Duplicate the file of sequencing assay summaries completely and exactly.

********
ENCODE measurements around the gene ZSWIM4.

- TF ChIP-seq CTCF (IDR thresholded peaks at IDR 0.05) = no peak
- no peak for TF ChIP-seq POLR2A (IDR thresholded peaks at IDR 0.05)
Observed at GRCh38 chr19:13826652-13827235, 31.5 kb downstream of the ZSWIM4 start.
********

ENCODE measurements around the gene ZSWIM4.

- TF ChIP-seq CTCF (IDR thresholded peaks at IDR 0.05) = no peak
- no peak for TF ChIP-seq POLR2A (IDR thresholded peaks at IDR 0.05)
Observed at GRCh38 chr19:13826652-13827235, 31.5 kb downstream of the ZSWIM4 start.